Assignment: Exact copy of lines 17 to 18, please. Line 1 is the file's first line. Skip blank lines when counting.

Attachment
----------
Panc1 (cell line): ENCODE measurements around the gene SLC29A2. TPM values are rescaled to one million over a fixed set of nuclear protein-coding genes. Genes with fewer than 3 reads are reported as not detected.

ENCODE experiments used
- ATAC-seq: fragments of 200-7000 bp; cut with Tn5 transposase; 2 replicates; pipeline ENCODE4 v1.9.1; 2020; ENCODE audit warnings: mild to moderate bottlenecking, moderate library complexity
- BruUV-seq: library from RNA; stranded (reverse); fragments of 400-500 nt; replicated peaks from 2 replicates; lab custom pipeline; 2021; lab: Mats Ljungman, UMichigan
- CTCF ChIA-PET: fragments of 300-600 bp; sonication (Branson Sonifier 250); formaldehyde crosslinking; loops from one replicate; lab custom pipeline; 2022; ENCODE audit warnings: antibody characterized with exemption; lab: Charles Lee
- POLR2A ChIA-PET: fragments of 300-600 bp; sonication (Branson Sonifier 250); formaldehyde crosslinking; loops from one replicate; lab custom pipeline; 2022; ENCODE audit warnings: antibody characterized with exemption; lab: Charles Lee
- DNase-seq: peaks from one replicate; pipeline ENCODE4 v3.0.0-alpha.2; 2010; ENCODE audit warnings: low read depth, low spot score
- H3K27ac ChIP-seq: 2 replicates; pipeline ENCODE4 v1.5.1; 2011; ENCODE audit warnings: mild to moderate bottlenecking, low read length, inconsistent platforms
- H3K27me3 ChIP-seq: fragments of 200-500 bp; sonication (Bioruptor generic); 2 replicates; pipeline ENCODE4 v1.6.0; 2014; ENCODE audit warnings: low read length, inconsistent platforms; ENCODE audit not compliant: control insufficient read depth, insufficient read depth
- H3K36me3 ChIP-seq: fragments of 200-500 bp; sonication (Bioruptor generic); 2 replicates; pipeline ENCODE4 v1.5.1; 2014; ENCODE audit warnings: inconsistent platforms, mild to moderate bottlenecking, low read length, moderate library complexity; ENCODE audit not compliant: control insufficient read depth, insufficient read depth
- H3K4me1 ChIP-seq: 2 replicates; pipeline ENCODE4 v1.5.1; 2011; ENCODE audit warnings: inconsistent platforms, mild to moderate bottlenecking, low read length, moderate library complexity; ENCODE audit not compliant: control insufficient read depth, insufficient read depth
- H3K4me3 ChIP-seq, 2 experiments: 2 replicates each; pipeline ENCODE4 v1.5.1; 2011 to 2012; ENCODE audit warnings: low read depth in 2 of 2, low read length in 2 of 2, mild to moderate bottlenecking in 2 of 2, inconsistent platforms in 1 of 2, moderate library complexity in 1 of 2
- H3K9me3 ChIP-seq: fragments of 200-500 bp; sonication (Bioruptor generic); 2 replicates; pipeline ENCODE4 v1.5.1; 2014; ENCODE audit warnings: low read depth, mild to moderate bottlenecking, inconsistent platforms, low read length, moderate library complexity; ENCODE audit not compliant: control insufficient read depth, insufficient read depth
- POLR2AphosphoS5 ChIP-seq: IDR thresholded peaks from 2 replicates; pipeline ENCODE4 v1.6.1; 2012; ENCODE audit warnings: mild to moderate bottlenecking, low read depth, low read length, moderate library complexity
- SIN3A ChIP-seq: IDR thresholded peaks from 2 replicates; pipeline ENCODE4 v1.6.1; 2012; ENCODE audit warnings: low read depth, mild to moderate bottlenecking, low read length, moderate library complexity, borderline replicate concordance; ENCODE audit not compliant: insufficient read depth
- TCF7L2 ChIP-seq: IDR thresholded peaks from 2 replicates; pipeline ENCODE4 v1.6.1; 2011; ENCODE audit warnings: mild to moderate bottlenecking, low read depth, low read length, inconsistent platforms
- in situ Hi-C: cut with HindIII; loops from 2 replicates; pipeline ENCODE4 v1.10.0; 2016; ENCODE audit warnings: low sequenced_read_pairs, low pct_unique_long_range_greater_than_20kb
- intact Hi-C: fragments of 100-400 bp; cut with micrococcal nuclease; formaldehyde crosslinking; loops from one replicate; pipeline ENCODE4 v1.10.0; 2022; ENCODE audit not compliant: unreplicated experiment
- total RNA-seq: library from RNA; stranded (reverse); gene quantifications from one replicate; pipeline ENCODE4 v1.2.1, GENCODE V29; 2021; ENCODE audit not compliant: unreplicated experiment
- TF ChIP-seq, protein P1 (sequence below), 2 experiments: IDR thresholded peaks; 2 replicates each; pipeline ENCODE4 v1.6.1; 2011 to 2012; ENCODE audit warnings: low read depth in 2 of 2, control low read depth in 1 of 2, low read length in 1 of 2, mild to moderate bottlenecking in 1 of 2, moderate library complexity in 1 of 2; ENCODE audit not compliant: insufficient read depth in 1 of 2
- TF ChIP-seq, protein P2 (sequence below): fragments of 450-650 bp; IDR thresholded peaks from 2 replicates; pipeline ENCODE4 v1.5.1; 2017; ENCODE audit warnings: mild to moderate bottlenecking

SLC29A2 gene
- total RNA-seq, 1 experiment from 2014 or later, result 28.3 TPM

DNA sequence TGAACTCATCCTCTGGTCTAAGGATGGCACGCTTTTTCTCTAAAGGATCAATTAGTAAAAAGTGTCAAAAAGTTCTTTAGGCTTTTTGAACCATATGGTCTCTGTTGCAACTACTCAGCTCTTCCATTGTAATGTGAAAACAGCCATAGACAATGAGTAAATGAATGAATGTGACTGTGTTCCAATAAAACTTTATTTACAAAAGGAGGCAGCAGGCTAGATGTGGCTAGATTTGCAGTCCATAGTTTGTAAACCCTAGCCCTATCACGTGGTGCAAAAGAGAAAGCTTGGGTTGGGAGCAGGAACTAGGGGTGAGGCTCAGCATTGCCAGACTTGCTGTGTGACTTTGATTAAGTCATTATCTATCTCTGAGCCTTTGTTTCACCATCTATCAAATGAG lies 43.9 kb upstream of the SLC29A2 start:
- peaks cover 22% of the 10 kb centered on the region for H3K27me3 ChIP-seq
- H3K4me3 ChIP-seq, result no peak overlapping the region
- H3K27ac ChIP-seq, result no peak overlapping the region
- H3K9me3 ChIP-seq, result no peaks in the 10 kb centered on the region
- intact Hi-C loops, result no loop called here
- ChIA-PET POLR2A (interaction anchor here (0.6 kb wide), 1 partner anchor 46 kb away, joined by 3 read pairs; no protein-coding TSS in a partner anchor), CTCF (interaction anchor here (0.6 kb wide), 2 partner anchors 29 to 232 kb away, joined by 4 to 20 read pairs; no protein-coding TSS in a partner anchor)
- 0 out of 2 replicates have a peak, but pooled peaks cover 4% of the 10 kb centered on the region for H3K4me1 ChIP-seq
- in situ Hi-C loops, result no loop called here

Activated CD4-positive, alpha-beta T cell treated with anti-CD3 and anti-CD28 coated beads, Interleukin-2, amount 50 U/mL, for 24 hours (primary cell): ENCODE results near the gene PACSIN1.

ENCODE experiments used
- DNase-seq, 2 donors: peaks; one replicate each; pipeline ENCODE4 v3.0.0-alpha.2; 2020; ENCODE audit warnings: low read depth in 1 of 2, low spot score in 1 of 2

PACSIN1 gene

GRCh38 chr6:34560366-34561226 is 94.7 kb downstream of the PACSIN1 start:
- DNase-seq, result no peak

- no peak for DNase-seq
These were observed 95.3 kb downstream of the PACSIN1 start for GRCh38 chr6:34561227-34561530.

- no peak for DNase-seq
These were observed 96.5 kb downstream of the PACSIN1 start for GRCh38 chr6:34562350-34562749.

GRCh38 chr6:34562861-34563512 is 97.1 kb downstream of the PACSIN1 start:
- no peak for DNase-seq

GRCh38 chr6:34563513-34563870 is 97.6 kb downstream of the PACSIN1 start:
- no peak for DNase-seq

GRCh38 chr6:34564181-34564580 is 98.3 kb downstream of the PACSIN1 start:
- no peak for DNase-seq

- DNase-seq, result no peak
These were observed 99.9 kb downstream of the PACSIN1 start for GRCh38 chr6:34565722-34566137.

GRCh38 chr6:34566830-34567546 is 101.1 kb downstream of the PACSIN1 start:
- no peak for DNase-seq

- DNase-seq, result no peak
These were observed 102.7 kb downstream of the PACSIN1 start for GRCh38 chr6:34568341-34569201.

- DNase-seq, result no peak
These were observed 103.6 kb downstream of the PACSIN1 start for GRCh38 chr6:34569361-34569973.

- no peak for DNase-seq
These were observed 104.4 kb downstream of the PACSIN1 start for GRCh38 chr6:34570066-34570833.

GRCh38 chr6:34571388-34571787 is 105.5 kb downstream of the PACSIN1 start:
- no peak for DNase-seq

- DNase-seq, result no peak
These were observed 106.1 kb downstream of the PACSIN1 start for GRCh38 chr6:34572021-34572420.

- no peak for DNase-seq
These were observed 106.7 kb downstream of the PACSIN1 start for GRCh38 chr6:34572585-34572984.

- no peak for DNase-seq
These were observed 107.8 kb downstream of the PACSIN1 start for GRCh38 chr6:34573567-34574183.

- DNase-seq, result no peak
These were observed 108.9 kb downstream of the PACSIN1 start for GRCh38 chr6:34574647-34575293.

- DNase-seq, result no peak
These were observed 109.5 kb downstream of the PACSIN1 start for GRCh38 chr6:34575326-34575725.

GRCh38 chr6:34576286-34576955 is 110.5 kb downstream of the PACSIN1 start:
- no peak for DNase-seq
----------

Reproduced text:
- in situ Hi-C: cut with HindIII; loops from 2 replicates; pipeline ENCODE4 v1.10.0; 2016; ENCODE audit warnings: low sequenced_read_pairs, low pct_unique_long_range_greater_than_20kb
- intact Hi-C: fragments of 100-400 bp; cut with micrococcal nuclease; formaldehyde crosslinking; loops from one replicate; pipeline ENCODE4 v1.10.0; 2022; ENCODE audit not compliant: unreplicated experiment